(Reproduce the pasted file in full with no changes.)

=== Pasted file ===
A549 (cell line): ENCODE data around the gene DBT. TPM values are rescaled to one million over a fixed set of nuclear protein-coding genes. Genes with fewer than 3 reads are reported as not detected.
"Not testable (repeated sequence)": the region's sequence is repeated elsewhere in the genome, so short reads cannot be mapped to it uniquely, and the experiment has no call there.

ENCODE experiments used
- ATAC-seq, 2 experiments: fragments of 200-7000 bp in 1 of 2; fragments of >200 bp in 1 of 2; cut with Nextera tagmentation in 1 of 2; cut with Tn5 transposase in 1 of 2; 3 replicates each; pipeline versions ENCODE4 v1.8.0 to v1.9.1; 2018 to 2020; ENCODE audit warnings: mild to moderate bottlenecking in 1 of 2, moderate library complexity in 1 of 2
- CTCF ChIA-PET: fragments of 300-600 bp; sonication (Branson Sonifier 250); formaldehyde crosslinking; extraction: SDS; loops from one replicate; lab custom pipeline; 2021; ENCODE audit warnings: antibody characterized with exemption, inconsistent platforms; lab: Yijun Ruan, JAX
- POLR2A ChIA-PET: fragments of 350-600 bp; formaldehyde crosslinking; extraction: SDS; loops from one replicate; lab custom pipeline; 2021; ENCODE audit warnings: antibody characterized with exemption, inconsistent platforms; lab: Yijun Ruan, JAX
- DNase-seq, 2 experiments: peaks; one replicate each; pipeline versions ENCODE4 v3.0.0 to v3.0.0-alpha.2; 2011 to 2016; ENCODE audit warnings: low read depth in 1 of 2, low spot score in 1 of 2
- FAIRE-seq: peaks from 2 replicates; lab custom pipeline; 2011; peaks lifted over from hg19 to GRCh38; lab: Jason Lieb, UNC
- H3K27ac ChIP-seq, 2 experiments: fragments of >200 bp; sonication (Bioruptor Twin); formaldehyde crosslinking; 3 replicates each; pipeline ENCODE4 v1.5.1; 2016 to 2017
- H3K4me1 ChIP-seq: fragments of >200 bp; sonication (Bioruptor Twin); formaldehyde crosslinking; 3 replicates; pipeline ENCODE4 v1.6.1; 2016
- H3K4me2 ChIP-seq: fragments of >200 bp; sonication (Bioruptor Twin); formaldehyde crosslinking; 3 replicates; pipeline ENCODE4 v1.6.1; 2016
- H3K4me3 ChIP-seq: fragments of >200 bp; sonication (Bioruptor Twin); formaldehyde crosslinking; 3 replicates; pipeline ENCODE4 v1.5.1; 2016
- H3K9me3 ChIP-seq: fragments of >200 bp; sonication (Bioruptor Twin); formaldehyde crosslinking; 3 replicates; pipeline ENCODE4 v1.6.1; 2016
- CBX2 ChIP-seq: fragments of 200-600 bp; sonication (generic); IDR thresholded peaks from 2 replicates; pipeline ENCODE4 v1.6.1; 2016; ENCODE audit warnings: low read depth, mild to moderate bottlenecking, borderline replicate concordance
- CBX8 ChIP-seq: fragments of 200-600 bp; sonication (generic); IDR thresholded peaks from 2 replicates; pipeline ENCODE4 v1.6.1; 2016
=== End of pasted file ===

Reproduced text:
A549 (cell line): ENCODE data around the gene DBT. TPM values are rescaled to one million over a fixed set of nuclear protein-coding genes. Genes with fewer than 3 reads are reported as not detected.
"Not testable (repeated sequence)": the region's sequence is repeated elsewhere in the genome, so short reads cannot be mapped to it uniquely, and the experiment has no call there.

ENCODE experiments used
- ATAC-seq, 2 experiments: fragments of 200-7000 bp in 1 of 2; fragments of >200 bp in 1 of 2; cut with Nextera tagmentation in 1 of 2; cut with Tn5 transposase in 1 of 2; 3 replicates each; pipeline versions ENCODE4 v1.8.0 to v1.9.1; 2018 to 2020; ENCODE audit warnings: mild to moderate bottlenecking in 1 of 2, moderate library complexity in 1 of 2
- CTCF ChIA-PET: fragments of 300-600 bp; sonication (Branson Sonifier 250); formaldehyde crosslinking; extraction: SDS; loops from one replicate; lab custom pipeline; 2021; ENCODE audit warnings: antibody characterized with exemption, inconsistent platforms; lab: Yijun Ruan, JAX
- POLR2A ChIA-PET: fragments of 350-600 bp; formaldehyde crosslinking; extraction: SDS; loops from one replicate; lab custom pipeline; 2021; ENCODE audit warnings: antibody characterized with exemption, inconsistent platforms; lab: Yijun Ruan, JAX
- DNase-seq, 2 experiments: peaks; one replicate each; pipeline versions ENCODE4 v3.0.0 to v3.0.0-alpha.2; 2011 to 2016; ENCODE audit warnings: low read depth in 1 of 2, low spot score in 1 of 2
- FAIRE-seq: peaks from 2 replicates; lab custom pipeline; 2011; peaks lifted over from hg19 to GRCh38; lab: Jason Lieb, UNC
- H3K27ac ChIP-seq, 2 experiments: fragments of >200 bp; sonication (Bioruptor Twin); formaldehyde crosslinking; 3 replicates each; pipeline ENCODE4 v1.5.1; 2016 to 2017
- H3K4me1 ChIP-seq: fragments of >200 bp; sonication (Bioruptor Twin); formaldehyde crosslinking; 3 replicates; pipeline ENCODE4 v1.6.1; 2016
- H3K4me2 ChIP-seq: fragments of >200 bp; sonication (Bioruptor Twin); formaldehyde crosslinking; 3 replicates; pipeline ENCODE4 v1.6.1; 2016
- H3K4me3 ChIP-seq: fragments of >200 bp; sonication (Bioruptor Twin); formaldehyde crosslinking; 3 replicates; pipeline ENCODE4 v1.5.1; 2016
- H3K9me3 ChIP-seq: fragments of >200 bp; sonication (Bioruptor Twin); formaldehyde crosslinking; 3 replicates; pipeline ENCODE4 v1.6.1; 2016
- CBX2 ChIP-seq: fragments of 200-600 bp; sonication (generic); IDR thresholded peaks from 2 replicates; pipeline ENCODE4 v1.6.1; 2016; ENCODE audit warnings: low read depth, mild to moderate bottlenecking, borderline replicate concordance
- CBX8 ChIP-seq: fragments of 200-600 bp; sonication (generic); IDR thresholded peaks from 2 replicates; pipeline ENCODE4 v1.6.1; 2016